I was in New York over the Christmas break. What I saw left me with mixed feelings.
Gloomy, mainly, for New Yorkers. I was struck by a chilling inequality. On the one hand, the sheer number of high rise residential developments that are going up, none of them designed for affordability. The second tallest building in New York (and indeed the Western Hemisphere) is 432 Park Avenue, just one foot shorter than the Freedom Tower. Sales prices at the highest end reach almost $10,000 per square foot.
In contrast, as I strolled around a frozen Big Apple, I could not but help be struck by the sheer number of homeless people – far more so, it seemed to me, than on my last trip two years ago. It was heart-breaking.
Returning to London, it was clear that our great city suffers from these disparities but I also felt slightly more optimistic that we are beginning to find ways of addressing this, grasping the nettle to ensure we do not turn London into little more than a billionaire’s playground. As developers we have a crucial role to play in closing that gap and I’m hopeful that 2018 will be a year when we make real progress.
The Mayor’s London Plan lies at the heart of this. From that, I hope, will flow a desire by more and more public bodies to work in partnership with the private sector to deliver places that can offer affordable space for more and more people.
The starting point for the plan is, put plainly, sustainable growth that works for everyone. That is not a bad place to start.
A key part of delivering that is the setting of the affordability threshold at 35% - much lower than many thought even if the processes have been changed. It remains to be seen how this will translate into development plans, but it should give some certainty until at least 2021.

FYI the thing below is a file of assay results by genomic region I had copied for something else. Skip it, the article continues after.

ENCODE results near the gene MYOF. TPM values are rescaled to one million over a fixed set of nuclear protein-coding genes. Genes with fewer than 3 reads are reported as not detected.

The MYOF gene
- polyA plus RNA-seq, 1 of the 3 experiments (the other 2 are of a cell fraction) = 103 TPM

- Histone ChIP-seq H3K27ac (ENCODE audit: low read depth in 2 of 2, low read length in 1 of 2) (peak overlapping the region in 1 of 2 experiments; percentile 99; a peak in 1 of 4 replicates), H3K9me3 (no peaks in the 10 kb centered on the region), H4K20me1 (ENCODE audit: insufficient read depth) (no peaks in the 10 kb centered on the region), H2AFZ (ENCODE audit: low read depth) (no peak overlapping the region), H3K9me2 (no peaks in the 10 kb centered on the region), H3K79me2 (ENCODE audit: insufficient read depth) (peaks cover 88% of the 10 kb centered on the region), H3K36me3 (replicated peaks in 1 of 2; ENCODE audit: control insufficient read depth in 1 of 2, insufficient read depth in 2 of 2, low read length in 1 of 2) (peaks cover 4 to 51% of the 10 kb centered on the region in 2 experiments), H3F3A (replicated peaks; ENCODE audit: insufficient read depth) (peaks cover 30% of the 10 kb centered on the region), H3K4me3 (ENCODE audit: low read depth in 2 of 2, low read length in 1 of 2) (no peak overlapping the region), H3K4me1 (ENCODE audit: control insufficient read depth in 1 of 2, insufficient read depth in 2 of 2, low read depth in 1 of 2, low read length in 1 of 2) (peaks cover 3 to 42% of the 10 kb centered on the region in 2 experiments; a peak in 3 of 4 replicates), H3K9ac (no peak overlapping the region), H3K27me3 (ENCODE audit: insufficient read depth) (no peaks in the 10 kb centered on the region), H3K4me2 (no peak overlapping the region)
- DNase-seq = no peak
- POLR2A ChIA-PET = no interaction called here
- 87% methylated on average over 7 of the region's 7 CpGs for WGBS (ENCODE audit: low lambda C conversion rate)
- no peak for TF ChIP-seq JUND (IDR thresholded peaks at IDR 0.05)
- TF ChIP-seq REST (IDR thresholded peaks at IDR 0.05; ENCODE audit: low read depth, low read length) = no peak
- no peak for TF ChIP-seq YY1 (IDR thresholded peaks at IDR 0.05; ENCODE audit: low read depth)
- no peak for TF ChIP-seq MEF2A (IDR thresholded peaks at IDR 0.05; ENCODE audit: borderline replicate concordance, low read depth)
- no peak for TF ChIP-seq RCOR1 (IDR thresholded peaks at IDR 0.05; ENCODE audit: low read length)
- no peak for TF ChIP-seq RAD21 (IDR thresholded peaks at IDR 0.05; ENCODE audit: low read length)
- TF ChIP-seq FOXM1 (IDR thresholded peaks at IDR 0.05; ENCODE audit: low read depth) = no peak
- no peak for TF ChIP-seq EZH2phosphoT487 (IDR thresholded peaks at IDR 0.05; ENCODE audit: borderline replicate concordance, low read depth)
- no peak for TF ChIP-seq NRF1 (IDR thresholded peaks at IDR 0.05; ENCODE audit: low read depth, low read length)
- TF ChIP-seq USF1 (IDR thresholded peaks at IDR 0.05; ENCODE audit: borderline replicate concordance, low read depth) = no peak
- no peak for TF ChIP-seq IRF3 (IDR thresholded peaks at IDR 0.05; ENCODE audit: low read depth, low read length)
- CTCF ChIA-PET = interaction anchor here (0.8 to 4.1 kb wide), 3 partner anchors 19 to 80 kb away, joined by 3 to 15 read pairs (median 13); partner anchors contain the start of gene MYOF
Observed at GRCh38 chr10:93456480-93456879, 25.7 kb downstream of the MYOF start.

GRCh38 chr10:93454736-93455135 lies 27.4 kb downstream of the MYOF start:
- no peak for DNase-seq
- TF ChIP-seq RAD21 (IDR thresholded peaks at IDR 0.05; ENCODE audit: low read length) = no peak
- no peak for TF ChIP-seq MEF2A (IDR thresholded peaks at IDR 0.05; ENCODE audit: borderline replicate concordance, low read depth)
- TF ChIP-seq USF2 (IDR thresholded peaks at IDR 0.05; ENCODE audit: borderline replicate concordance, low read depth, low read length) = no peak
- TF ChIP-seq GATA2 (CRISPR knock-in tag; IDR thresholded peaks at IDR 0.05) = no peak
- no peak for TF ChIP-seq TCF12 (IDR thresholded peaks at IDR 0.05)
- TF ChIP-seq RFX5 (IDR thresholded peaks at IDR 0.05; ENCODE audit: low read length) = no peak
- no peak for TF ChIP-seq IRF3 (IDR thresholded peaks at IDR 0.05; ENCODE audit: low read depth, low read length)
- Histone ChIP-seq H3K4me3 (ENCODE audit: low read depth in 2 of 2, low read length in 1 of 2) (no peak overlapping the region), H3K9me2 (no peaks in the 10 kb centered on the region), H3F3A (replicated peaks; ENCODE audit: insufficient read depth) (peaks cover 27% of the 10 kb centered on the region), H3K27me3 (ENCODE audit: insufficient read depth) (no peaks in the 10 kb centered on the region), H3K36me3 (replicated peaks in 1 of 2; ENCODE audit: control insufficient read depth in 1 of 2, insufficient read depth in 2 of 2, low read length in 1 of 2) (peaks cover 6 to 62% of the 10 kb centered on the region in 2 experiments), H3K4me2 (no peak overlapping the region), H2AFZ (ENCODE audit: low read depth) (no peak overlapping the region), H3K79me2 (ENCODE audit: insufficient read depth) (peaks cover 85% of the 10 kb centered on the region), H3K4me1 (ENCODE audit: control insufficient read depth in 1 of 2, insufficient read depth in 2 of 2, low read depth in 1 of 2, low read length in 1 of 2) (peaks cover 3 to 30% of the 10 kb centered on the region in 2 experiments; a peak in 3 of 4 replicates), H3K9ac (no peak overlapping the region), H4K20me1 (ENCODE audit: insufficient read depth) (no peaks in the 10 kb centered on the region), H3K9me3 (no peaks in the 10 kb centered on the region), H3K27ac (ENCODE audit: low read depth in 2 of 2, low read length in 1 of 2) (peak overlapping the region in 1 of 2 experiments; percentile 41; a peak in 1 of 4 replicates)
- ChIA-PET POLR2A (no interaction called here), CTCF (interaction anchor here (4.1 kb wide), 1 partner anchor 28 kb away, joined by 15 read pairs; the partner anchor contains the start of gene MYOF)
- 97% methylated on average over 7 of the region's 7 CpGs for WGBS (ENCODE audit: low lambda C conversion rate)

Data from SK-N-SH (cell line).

The plan also puts design centre stage in promoting optimal densification. This suggests greater flexibility in allowing developers to find the right solutions that meet the needs of how people lead their lives today.
The three strands of greater design focus, improved infrastructure and improved use of well-connected land point to the growing importance of the town centres that lie on the edge of London’s boundaries – the ‘huburbs’ as we affectionately term them. We have long believed this - not just seeing the opportunity commercially, but also the exciting possibilities to regenerate these areas with mixed use schemes where people really want to live, work and play. Our projects in Deptford, Bromley, Ashford and Ilford provide a case in point, working often in partnership with the local authority or a public landowner.
I hope that in 2018 we see more of these sorts of partnerships, maximising public land to overcome challenges of housing affordability and stagnation in the jobs market, creating better places for people. Also, I hope we’ll keep thinking imaginatively about ways in which we can meet people’s current housing needs, much as we have with our Town Flats approach. They can help bring life back to neglected parts of our city.
In London, at least, there may be some cause for optimism, in a way that sadly seems lacking in New York.